Conflict Management in Cooperatively Breeding Cichlid Fishes -

Start time: 16:00 / End time: 17:00 / Date: 13 Nov 2018 / Venue: Lecture Theatre 1 Life Sciences Building

Open to: Students in host dept/school/institute/centre / Staff in host dept/school/institute/centre / Students from same Faculty as host dept/school/institute/centre / Staff from same Faculty as host dept/school/institute/centre / Students within this Faculty / Staff within this Faculty / Specific UOL Students (for details see 'Suitable For') / Specific UOL Staff (for details see 'Suitable For')

Type: Seminar

Cost: Free

Contact: For more information contact Stefan Fischer at

About the event

Speaker: Adam Reddon (Liverpool John Moores University)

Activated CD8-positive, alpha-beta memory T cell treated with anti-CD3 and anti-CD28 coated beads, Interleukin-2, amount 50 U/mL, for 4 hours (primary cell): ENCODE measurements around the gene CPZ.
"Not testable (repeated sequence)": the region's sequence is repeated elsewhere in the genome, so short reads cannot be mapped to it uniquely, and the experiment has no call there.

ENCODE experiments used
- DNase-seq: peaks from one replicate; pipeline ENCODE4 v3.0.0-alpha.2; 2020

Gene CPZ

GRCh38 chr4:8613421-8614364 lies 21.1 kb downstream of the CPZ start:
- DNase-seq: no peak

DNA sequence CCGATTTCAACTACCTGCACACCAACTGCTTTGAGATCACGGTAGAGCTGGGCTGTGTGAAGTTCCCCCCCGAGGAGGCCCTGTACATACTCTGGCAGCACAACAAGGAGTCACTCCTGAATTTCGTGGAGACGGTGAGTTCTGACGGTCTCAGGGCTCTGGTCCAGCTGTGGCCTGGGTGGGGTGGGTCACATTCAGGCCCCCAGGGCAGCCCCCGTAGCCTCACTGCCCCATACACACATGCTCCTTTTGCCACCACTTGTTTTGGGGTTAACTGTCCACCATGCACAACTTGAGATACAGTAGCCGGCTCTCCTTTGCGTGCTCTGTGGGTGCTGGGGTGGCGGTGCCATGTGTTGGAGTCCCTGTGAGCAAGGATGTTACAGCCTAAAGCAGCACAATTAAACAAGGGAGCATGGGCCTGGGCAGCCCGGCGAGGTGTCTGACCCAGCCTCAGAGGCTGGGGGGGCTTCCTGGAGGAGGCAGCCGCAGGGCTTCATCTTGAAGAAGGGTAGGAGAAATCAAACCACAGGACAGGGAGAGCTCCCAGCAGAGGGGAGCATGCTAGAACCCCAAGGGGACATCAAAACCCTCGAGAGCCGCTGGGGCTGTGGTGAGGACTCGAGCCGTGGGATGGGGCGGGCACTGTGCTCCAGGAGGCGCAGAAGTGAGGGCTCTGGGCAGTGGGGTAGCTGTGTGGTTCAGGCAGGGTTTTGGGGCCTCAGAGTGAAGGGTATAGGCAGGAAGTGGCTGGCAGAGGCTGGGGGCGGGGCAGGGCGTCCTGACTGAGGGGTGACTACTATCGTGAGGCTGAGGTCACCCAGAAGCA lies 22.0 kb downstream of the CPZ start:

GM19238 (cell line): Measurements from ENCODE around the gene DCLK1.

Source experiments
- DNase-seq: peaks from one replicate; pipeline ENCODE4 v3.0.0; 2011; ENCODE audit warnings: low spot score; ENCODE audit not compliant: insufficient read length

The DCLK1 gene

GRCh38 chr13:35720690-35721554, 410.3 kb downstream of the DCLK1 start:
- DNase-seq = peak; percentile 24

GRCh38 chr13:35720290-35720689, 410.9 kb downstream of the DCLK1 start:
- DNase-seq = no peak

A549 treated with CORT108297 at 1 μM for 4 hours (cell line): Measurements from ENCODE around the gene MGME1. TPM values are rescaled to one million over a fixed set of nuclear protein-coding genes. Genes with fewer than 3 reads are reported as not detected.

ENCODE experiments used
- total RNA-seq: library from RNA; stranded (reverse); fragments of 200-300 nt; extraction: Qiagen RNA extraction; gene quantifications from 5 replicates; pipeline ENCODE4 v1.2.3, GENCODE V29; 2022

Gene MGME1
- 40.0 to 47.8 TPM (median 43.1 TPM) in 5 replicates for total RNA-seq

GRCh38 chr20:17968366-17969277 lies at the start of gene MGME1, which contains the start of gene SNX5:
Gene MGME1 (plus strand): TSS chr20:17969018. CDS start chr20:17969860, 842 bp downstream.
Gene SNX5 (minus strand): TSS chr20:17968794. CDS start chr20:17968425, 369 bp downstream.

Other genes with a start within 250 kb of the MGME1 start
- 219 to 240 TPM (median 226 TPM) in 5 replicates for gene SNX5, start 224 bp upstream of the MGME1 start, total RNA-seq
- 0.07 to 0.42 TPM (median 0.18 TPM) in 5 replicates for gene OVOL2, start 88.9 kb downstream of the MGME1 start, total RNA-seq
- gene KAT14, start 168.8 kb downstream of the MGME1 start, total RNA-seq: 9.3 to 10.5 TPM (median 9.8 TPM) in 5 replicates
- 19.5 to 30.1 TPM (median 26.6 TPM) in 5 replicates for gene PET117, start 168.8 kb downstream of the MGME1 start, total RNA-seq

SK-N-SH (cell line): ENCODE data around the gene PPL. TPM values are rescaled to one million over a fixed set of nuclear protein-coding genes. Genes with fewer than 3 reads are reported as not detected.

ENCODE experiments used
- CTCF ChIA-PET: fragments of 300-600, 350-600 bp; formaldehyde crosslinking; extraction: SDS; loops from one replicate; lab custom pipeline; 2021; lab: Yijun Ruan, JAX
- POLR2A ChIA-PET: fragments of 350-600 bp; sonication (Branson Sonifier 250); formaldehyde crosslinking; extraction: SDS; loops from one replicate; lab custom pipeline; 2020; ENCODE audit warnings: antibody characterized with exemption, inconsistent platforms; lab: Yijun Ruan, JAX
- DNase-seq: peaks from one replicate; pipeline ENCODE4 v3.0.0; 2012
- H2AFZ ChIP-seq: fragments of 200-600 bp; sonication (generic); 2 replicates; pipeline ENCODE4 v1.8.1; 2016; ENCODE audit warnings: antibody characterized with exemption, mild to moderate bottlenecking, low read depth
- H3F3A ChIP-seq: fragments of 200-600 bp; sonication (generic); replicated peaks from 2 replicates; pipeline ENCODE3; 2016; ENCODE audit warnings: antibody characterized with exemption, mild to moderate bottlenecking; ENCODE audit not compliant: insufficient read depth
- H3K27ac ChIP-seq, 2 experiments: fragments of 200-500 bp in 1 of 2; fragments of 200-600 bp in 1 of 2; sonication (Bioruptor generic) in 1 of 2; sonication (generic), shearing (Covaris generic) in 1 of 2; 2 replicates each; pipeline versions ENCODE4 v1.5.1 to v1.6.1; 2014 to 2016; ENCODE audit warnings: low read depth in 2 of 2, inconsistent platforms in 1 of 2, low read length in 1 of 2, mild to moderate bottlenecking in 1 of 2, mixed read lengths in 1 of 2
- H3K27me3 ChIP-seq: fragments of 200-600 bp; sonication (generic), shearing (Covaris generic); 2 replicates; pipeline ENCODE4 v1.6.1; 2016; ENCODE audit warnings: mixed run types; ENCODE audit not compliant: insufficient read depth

In group living species, aggressive conflict with other group members is common. Aggression is costly, requiring time and energy while risking injury and increasing exposure to predation threat. Social species may have adaptations to attenuate conflicts with group members and minimize the costs of aggressive interactions. The highly social cichlid fish, Neolamprologus pulcher lives and breeds within a permanent group of 3-20 adults which collectively defend a small territory. Neolamprologus pulcher groups are organized into linear dominance hierarchies, which largely determine the outcome of aggressive interactions between group members. Body size is the primary basis of social rank. Despite this hierarchical social organization, aggressive interactions among group members are frequent. Subordinate individuals often respond to dominant aggression by producing a signal of submission. I argue that these submissive displays are a key adaptation to group living in this species and are vital for maintaining group stability. I will share my ongoing work on social living and the resolution of conflict within social groups in Neolamprologus pulcher. I will also discuss the importance of the nonapeptide neurohormone, isotocin (the teleost fish homologue of oxytocin), in modulating submissive behaviour and other social responses, and its potential role as a proximate substrate for group living.

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